Masato Mori’s ‘Satan Cross’ (2017) at Nanzuka, Art Basel Hong Kong
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What is that low rumbling noise? It’s getting louder. A Pacific thunderstorm, perhaps? No, it’s the sound of big guns being wheeled out, ready for Hong Kong’s art extravaganza.

Art Basel Hong Kong (ABHK) has been, since its reincarnation five years ago, a heavyweight fair, now fielding some 248 dealers across many sections — and its remarkable success is widely credited with a sharp rise in interest in art across the region and beyond. The city’s gallery scene has also burgeoned in only a few years. Now this rapid growth of Asia’s focus on art, linked to a favourable economy and an apparently unshakeable belief in art as a good investment, has led up to a tipping point, culminating with the recent opening of H Queen’s, a building whose purpose-built 24 storeys house several international mega-galleries, all with their eyes on the prize.

The prize being, of course, the increasing number of Asian collectors with pockets deep enough to afford blue-chip contemporary art. The recent Art Basel/UBS Art Market report, compiled annually by Dr Clare McAndrew and her team at Arts Economics, provides the cool evidence: 2017’s rise in art market figures across the board (following two years of decline in 2015 and 2016) is heavily weighted towards a tiny percentage of sales at the very top of the market, with the largest rises being seen in works priced above $10m. At the same time, the so-called middle market is having an increasingly difficult time, and the art world as a whole sees widening gaps between the best and the rest.

But why Hong Kong? The report also provides the relevant facts: the number of billionaires in Asia now outstrips the US count, and within a few years their combined wealth will also outrun the American total. What’s more, their average age is considerably lower than that of their western counterparts: surely an advantage for those with an eye on the future. The Asian predilection for creating private museums also means there is white wall space galore for those with high-wattage purchasing power.

Philip Guston’s ‘Untitled (Hood)’ (1969) at Hauser & Wirth, Art Basel Hong Kong © The Estate of Philip Guston/Genevieve Hanson

This handy collision of circumstances means that 2018 is a year of vividly heightened competition in the city, one of Asia’s undisputed art capitals, with international giants going head-to-head on the art front. “Just imagine,” one art worlder quipped recently, “Iwan and David under the same roof!” He was referring to the owners of Hauser & Wirth and David Zwirner gallery respectively, both of whom have taken lavish spaces in H Queen’s, along with Pace and other important galleries.

All are, understandably, bringing out their very best for the opening of ABHK, often showcasing western artists to eager Asian buyers. Hauser launches this week with a solo show of art market darling Mark Bradford, Zwirner with Wolfgang Tillmans, White Cube with Antony Gormley, Pace with Yoshitomo Nara, Timothy Taylor with Sean Scully at Hong Kong Arts Centre.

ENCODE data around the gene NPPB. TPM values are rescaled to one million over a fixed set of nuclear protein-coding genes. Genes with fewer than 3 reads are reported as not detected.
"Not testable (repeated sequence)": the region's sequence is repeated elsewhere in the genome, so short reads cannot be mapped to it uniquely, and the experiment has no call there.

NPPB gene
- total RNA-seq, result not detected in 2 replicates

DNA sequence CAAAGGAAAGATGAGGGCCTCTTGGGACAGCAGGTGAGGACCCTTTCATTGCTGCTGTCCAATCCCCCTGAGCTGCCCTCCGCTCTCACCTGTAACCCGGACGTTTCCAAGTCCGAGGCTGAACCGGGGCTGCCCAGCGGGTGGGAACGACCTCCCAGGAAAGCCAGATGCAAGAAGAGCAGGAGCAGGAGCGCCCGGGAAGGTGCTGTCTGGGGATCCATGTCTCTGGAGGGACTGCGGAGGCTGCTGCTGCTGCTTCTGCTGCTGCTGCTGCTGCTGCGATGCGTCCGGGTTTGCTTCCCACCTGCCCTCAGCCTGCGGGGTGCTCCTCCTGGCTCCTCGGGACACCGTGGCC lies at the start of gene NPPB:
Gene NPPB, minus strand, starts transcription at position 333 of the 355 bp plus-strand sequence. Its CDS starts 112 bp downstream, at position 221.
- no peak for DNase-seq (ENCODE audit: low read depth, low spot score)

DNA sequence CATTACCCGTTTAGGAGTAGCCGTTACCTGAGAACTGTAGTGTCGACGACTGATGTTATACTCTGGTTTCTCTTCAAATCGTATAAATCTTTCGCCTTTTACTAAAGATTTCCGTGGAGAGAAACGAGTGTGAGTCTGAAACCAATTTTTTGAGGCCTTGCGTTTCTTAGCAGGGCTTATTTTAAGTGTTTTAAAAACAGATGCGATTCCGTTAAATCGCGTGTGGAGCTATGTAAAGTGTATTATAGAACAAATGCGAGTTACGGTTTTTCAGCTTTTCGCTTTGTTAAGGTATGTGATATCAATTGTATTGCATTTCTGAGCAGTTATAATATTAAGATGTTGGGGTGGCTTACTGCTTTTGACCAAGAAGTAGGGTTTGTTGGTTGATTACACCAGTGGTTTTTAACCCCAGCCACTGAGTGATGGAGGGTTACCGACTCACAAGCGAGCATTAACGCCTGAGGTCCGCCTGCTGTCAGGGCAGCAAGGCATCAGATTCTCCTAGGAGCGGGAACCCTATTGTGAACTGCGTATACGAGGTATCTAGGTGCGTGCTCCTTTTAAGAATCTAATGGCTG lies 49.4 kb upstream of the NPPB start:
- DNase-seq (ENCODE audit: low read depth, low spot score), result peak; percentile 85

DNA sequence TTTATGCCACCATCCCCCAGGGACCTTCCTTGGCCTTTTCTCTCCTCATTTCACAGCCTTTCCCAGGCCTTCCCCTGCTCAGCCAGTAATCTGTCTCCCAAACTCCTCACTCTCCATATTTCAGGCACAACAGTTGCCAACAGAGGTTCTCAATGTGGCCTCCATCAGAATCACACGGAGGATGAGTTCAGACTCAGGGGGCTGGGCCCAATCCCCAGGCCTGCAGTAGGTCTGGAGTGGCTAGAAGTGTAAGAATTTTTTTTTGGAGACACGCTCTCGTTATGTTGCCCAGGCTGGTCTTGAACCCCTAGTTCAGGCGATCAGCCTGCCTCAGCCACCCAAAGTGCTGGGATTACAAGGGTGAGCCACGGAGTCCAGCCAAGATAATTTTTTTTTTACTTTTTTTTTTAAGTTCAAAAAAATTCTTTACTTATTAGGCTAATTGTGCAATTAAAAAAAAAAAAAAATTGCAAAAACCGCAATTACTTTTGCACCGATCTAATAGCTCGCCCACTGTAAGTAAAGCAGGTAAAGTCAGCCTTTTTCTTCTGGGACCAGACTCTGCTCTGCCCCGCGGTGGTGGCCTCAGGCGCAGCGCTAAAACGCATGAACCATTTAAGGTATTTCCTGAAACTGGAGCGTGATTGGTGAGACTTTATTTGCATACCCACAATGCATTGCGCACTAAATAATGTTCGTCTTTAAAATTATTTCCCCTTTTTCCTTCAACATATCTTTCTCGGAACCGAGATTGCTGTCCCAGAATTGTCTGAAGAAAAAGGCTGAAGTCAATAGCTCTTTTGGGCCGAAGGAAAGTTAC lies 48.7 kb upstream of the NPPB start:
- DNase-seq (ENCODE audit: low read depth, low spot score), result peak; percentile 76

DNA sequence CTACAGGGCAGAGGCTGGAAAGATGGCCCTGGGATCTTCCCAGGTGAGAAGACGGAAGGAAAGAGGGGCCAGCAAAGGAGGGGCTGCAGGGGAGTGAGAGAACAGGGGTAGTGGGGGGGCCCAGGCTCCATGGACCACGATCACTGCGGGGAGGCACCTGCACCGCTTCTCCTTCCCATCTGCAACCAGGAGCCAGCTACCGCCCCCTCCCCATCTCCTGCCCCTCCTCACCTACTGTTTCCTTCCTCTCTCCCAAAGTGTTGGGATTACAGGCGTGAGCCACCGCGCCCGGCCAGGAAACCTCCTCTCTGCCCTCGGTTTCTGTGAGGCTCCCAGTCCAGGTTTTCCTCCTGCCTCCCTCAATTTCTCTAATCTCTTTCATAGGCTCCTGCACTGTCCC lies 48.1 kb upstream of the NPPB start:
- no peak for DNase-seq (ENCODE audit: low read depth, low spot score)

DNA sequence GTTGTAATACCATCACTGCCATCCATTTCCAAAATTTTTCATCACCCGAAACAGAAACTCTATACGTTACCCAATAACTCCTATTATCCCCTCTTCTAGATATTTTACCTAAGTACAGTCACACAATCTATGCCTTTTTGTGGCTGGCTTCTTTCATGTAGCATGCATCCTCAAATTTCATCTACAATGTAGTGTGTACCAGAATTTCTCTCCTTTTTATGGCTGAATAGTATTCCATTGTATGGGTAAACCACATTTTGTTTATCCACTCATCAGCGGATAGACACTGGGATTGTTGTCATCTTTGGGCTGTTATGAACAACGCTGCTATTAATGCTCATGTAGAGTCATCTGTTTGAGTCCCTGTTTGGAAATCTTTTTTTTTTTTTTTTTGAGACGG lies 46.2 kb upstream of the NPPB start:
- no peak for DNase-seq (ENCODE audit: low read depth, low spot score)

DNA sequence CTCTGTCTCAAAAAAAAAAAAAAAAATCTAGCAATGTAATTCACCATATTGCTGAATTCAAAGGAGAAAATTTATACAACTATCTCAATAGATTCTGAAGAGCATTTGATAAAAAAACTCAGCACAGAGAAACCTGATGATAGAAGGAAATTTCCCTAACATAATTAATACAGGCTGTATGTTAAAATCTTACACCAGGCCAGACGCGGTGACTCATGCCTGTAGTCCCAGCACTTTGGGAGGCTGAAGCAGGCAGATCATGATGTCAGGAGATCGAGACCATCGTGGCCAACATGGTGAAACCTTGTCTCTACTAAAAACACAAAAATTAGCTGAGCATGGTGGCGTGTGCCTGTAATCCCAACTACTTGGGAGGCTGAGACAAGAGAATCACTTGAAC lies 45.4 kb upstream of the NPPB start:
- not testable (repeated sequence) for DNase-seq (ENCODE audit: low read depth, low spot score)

At the fair, too, booths are boasting multimillion-dollar works. Gagosian, whose Pedder Building gallery has been established in the city since 2011, and recently hosted a Damien Hirst show there, has a star-studded roster at the fair, including one of China’s top artists, Zeng Fanzhi. Lehmann Maupin brings Gilbert & George’s “Beard Junction”; Lévy Gorvy has a stellar de Kooning; the Goodman Gallery brings El Anatsui — and so the list of treasures reads on.

Gilbert & George’s ‘Beard Junction’ (2016) at Lehmann Maupin, Art Basel Hong Kong © Gilbert & George. Courtesy the artists and Lehmann Maupin, New York and Hong Kong

Artists are appearing the flesh, too. It is supposed to have been the great American artist John Baldessari who said that for an artist, attending art fairs was like seeing your parents making love: you know it’s essential to your existence but it doesn’t mean you want to see it. Many of today’s artists, however, seem to survive the experience, and stands at this year’s ABHK host artists from Jeff Koons to Tracey Emin. Presumably this is another powerful lure for would-be buyers.

Beyond the commercial realm, Hong Kong is slowly but surely increasing its commitment to public art. The West Kowloon Cultural District, with its flagship M+ museum, seems to have been an awfully long time in the making but edges nearer completion: this year it hosts a multidisciplinary show by Hong Kong’s foremost artist Samson Young, his Songs for Disaster Relief World Tour that was created for the Venice Biennale.

Jeff Koons’s ‘Swan (Inflatable)’ (2011-15) at David Zwirner, Art Basel Hong Kong

Meanwhile Hong Kong’s newly opened Harbour Arts Sculpture Park is the city’s first free public art walk, with 18 world-class pieces on view night and day. Those big guns are not only within the galleries.

Harbour Arts Sculpture Park

Hong Kong’s first open-air sculpture walk winds along the Central and Wan Chai harbourfront, where the 18 sculptural works are created by big-name artists including Yayoi Kusama, Mark Wallinger and Tracey Emin (with a new bronze work, 2017’s ‘A Moment Without You’), as well as Chinese artists including Zheng Guogu and Zhan Wang. Homegrown Hong Kong talents include Matthew Tsang Man Fu and Morgan Wong among the other local and international sculptors.

Free and open to the public 24 hours a day, set against the dramatic backdrop of skyscrapers and water, Harbour Arts Sculpture Park is a significant first for the city.

Antony Gormley’s ‘Daze VI’ (2016)
Yayoi Kusama’s ‘Pumpkin big’ (2008)

myartguides.com/exhibitions/harbour-arts-sculpture-park

The Art Basel/UBS Art Market report is free to download at artbasel.com

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